More Mainstreamed Cosplay Patterns

Arts & Crafts, Design & Designers, DIY

Cosplay has definitely gone mainstream. Earlier I wrote about cosplay fabrics available at everyday fabric chain stores and a line of cosplay patterns from McCall’s. But I missed that also Simplicity offers cosplay patterns. The latest of those are two packages of 18th century Scottish outfits inspired by the success of the tv-series Outlander.

Lauren American Duchess Simp-OL-J-G-render

Original drawings for 18th century outfits for Simplicity cosplay patterns by Lauren at American Duchess.

Lauren (who spearheads two historical shoewear companies, American Duchess and Royal Vintage) designed both for beginning sewists; i.e., they had to be easily made with a sewing machine from modern materials.

However, she will also write a series of blog posts on how to hack her patterns into a more historically attestable dress:

“I mean that here starts a blog series that will show you various techniques that you can use to take these patterns to the next level. Such as:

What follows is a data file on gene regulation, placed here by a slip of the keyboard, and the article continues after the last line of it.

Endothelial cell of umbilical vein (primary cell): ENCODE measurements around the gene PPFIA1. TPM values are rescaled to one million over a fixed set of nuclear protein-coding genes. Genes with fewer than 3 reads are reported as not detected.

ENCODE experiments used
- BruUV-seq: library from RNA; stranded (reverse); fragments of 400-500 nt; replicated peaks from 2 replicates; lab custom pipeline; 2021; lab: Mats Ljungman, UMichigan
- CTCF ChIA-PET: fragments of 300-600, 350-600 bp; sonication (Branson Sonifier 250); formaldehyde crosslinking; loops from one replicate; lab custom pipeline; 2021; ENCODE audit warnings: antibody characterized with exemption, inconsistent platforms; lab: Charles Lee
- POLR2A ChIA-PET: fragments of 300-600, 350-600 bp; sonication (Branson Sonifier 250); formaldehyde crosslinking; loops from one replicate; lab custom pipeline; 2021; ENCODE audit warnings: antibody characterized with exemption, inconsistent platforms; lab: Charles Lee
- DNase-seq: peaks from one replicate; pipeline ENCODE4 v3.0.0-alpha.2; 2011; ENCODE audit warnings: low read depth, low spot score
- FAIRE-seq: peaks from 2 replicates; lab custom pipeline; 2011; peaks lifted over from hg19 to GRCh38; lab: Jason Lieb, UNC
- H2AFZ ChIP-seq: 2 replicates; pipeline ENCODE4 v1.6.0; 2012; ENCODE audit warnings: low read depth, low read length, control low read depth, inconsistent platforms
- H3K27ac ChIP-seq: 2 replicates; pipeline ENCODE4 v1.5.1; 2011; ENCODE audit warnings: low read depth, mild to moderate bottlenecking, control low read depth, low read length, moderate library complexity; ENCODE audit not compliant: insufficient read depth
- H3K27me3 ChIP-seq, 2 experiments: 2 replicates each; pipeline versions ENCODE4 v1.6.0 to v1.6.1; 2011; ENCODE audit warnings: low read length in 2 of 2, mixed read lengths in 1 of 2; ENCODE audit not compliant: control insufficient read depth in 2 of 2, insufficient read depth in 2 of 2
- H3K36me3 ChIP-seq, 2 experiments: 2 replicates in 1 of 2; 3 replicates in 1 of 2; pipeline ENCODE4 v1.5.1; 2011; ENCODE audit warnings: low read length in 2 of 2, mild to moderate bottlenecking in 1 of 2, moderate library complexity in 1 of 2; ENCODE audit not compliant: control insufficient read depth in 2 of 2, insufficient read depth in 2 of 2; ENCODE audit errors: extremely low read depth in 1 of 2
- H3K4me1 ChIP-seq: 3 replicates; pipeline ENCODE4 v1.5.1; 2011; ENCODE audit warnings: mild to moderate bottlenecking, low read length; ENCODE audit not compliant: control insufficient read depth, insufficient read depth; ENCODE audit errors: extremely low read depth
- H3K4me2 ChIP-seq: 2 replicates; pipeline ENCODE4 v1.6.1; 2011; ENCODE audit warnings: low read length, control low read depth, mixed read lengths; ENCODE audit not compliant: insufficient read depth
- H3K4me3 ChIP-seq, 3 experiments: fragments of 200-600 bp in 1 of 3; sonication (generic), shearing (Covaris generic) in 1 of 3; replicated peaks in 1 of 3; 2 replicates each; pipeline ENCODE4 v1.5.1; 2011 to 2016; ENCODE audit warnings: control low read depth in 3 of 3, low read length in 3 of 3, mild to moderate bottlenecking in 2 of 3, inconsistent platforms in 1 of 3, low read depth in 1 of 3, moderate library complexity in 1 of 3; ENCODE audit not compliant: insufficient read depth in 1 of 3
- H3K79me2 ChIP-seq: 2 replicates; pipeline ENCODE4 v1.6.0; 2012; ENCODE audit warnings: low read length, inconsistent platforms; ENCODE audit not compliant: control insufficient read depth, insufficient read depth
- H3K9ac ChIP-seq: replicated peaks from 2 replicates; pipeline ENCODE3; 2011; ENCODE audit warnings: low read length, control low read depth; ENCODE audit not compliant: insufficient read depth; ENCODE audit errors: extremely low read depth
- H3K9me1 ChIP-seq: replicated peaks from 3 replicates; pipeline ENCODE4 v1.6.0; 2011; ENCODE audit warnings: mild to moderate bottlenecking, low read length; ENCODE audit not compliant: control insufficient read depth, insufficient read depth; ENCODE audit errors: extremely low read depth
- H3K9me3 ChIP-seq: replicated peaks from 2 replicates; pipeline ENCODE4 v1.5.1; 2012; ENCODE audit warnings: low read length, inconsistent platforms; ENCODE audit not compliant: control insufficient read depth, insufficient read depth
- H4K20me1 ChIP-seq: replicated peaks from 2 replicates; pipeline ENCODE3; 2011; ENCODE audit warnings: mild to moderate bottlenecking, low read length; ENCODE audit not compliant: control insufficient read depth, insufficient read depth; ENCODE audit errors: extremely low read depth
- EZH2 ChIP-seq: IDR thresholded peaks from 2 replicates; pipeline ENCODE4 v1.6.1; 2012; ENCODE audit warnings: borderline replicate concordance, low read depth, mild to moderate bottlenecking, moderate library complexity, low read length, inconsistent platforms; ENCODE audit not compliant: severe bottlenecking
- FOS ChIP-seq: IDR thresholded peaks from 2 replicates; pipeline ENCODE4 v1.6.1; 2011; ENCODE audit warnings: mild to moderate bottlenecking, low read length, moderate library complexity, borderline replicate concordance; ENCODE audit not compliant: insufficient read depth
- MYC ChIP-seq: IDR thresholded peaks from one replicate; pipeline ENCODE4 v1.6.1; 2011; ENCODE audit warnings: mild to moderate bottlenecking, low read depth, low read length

• Hand-stitched eyelets instead of metal grommets
  • Creating robings and closing the bodice with pins
  • Interior lacing, buttons, and other bodice closures
  • Drafting and applying a 1740s winged cuff
  • Redrawing bodice seams and stays boning patterns
  • Drafting skirting for the bodice, to create a jacket
  • Extending the front edges for a center front closure
  • Setting sleeves with the 18th century method
  • 18th c. hand stitching techniques for finishing edges and sewing seams
  • Fitting through the side back seams the mantua maker’s way
  • Proper silhouette through bum pads, petticoats, and more petticoats
  • Binding and facing the stays with chamois leather
  • Proper materials – wool, linen, cotton, silk
  • How the heck to get dressed

And plenty more. I have a huge list. It’s going to be great!”

Now that’s a fantastic idea – way beyond call of duty! More info in Lauren’s introductory blog post and YouTube video.

I’ve got little interest in the 1700s specifically, but I’m defnitely going to read Lauren’s articles out of textile history geekery interest. 🙂

Note: I wasn’t paid or perked to mention this; just passing along a good thing.